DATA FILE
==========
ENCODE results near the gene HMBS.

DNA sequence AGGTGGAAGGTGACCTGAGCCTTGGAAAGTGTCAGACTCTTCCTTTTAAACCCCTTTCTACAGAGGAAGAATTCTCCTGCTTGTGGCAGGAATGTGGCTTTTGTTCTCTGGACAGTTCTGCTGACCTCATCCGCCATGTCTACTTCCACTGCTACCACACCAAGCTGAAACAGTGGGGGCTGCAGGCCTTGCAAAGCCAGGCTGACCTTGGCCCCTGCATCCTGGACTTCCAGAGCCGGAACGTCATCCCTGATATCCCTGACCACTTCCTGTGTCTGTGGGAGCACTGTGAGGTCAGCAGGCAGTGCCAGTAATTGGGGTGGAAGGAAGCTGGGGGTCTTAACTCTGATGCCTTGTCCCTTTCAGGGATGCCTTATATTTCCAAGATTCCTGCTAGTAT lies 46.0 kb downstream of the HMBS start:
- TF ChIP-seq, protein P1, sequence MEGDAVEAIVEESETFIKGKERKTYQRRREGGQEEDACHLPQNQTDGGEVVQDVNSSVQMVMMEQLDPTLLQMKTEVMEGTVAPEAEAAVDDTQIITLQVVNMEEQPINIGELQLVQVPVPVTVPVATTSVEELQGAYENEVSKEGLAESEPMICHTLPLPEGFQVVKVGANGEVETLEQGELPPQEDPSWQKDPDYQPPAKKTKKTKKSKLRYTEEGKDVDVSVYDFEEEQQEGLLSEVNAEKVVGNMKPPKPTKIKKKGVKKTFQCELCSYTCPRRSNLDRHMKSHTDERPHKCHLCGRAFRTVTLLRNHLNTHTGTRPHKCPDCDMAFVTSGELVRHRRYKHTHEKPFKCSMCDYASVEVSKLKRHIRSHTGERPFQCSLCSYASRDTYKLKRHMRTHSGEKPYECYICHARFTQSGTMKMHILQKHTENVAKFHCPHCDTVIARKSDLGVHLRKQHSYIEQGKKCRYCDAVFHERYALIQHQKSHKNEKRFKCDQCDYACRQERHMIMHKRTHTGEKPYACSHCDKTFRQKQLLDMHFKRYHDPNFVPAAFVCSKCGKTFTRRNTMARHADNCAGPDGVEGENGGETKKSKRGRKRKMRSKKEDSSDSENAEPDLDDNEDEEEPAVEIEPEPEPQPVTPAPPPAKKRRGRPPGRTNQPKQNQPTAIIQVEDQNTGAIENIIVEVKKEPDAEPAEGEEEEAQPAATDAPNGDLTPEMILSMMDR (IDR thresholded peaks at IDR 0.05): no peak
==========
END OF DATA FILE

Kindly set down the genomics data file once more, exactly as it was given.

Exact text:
ENCODE results near the gene HMBS.

DNA sequence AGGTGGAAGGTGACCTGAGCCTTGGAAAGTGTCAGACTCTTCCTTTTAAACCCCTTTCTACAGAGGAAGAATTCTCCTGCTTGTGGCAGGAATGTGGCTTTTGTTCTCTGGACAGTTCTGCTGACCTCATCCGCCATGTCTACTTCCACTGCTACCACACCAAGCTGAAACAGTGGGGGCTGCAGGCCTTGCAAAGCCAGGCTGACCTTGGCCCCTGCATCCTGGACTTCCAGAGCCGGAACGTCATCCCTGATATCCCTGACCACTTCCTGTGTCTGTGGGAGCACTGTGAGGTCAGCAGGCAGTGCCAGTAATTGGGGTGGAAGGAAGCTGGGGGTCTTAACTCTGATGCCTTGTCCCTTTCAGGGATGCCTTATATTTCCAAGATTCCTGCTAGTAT lies 46.0 kb downstream of the HMBS start:
- TF ChIP-seq, protein P1, sequence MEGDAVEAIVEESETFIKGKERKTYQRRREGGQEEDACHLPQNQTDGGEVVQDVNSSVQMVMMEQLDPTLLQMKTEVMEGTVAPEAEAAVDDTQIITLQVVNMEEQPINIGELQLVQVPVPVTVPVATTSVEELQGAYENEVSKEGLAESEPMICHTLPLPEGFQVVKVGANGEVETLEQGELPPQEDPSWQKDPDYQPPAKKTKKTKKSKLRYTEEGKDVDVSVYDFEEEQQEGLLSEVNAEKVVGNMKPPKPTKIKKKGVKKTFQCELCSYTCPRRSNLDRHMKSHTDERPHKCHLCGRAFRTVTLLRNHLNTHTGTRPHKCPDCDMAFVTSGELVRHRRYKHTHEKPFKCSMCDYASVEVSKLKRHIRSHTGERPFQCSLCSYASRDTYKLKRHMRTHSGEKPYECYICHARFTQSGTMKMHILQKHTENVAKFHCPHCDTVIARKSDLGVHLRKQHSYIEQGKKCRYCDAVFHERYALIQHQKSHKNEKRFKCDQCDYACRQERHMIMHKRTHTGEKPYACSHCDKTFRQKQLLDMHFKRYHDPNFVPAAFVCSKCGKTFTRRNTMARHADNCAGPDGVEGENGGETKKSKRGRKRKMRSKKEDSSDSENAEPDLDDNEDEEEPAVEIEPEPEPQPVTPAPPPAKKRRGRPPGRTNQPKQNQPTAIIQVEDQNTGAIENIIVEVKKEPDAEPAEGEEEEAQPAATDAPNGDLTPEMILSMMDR (IDR thresholded peaks at IDR 0.05): no peak